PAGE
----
cheers-

Phil

***If those who look to world federation as a solution to the world's ills could limit their aims to a world-wide society for music, they might rest assured of early success*** William S. Newman, Understanding Music
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Post by lukejazz »

I'd like to make a little remark here. It's easy to get into some confusing ideas when discussing approaches to soloing, but I'd like to add my $.02 to this good discussion.

Please everyone, don't forget that practicing and performing are different and should be treated differently.

Practice time is the time we should be thinking and learning. Performance time is when we should try to get the "magic" to happen, and so often too much thinking during a performance can be a drag.

Ideally we should probably try to learn our music lessons well enough in practice that we can forget about them when we perform. This is not so easy for most people.

"It's a long way from the practice room to the concert hall" - Somebody Somewhere.
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Post by djangology »

yeah, i never meant to say "play only from your heart". what I was trying to say is that the general arpeggio approach that Django had was just as effective as modern modal theorists... it doesn't mean your putting all the theory behind you... i think you can achieve as much by taking a very thoughtful approach to arpeggios... its these modal guys, who believe everything that the traditional US jazz teacher spits out, who are reluctant and resistant to learning in this new way because they probably think it will limit them...

it may or may not be true. i suppose eventually i will find out.
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Post by lukejazz »

I think you have a very valid point Djangology. I think it's a bad idea to skip learning the arpeggiated approach to soloing and just jumping right into modal approach (that's the path I was led down). It's kind of like skipping a step - sooner or later most of us will want to learn the "arpeggiated" and "chord shape" approach to soloing to get a better grip on harmonic understanding.

Here's what I think has probably happened (timeline).

1. Early jazzers take an arpeggiated approach and have a good understanding of what's happening harmonically.

2. Jazz soloing styles progress towards a more modal style in an effort to explore new approaches.

3. Students want to sound more contemporary and less dated and teachers skip the earlier approach and jump right to the more current approach ("skipping a step" so to speak).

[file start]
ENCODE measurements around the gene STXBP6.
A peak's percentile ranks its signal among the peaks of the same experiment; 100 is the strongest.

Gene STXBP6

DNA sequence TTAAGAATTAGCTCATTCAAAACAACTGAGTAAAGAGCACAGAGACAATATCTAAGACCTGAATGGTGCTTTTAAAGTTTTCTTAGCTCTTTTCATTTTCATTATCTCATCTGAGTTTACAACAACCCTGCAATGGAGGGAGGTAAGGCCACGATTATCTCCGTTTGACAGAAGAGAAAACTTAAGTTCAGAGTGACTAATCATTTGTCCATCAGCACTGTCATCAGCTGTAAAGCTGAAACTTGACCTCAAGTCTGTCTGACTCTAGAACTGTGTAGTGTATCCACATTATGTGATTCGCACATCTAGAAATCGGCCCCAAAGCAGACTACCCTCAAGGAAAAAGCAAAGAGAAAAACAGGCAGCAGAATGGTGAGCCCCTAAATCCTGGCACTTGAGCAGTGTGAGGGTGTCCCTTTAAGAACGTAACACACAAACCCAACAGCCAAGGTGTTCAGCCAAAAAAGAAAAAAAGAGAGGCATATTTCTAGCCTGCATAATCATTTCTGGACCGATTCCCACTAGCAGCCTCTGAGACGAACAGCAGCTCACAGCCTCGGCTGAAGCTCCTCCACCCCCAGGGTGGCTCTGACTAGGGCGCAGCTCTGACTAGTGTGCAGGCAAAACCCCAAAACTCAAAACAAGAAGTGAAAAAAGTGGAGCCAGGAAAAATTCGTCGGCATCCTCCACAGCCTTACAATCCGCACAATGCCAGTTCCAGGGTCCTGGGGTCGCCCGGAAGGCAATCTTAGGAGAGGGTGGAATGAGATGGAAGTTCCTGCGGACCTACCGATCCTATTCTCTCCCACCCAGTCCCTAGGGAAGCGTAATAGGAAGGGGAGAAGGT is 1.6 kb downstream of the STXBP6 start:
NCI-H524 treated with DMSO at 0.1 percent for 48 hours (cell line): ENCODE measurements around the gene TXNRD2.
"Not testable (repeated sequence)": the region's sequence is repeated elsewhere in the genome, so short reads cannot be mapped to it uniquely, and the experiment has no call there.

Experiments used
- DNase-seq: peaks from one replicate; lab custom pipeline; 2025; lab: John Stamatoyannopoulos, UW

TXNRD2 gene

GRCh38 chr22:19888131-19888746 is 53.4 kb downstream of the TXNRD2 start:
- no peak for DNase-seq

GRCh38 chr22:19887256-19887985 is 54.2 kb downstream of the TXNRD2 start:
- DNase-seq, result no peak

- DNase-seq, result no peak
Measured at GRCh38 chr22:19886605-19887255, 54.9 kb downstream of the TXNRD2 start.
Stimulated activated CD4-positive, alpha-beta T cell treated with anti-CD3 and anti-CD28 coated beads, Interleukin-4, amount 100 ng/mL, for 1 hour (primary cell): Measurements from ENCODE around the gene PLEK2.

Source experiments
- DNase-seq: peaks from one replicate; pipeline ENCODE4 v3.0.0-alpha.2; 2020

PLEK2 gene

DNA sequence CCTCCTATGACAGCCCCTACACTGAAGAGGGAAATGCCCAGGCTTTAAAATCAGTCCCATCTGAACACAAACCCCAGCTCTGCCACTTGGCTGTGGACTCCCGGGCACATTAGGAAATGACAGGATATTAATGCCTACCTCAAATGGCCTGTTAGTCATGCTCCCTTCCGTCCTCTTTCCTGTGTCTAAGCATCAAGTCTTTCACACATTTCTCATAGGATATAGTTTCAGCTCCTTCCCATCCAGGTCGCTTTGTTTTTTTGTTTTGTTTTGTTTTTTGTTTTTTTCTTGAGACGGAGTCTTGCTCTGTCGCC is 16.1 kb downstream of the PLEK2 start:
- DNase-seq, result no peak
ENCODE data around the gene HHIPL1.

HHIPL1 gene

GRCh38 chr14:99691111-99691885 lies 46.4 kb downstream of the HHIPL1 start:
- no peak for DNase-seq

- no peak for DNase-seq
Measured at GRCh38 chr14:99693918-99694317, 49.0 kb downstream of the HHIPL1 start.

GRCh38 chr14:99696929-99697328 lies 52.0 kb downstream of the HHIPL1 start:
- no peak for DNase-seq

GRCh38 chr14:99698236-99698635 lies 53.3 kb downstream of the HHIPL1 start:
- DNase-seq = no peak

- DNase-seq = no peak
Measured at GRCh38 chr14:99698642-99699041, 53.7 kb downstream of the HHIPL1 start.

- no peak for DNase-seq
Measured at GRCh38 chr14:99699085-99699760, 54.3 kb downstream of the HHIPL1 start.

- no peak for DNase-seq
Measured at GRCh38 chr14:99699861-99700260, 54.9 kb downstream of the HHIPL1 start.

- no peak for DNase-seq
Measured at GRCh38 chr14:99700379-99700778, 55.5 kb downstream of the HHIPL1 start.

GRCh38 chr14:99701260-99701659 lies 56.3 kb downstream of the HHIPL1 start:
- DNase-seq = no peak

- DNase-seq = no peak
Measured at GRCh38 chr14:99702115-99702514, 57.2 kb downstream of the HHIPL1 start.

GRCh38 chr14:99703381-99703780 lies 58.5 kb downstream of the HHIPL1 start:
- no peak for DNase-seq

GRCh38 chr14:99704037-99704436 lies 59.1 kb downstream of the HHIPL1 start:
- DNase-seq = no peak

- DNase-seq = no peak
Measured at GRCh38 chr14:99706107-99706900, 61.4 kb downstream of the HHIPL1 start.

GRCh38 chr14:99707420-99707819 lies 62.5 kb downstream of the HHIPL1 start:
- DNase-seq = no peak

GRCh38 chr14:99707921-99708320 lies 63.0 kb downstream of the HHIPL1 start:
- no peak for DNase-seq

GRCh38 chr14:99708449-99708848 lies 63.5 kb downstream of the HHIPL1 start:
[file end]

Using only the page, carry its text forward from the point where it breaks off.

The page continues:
When I was in school I remember one of my fellow students had a teacher who was leading him through learning a lot of Charlie Christian solos - looking back, it's easy for me to see now that that teacher really new what he was doing. That student got a good background in thinking in chord shapes and available chord tones related to those shapes for soloing. It took me a long time to "discover" that approach on my own independent study. Now that I have a better handle on that, I feel a lot more satisfied with my playing.
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Thanks

Post by Notorious »

Thanks for all the responses. Very insightful.
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Chords and melody vs. scalar and modal based improvisation

Post by pallopenna »

Both Louis Armstrong and Coleman Hawkins based a significant amount of their solos on chords and melodic structure. I don't think that I've ever heard either one of them play anything remotely based on a scalar or modal approach to soloing. In fact, it seems that one of the things that made Lester Young so unique (outside of his gorgeous tone) was that he played linear lines through the changes; a totally novel approach at the time. Even Charlie Parker, Bud Powell, and the other early be-bop players mixed chordal improv with scalar runs. Of course, when you're playing Cherokee at 340 bpm and there's 2 changes to the bar, what you can do with a chord is limited...And of course, Thelonious Monk's music is highly chord and melody based, although other players (notably Coltrane) could stretch out in their own ways. Monk used to routinely chastize players for only playing the changes and not using the melody as a basis for their solos.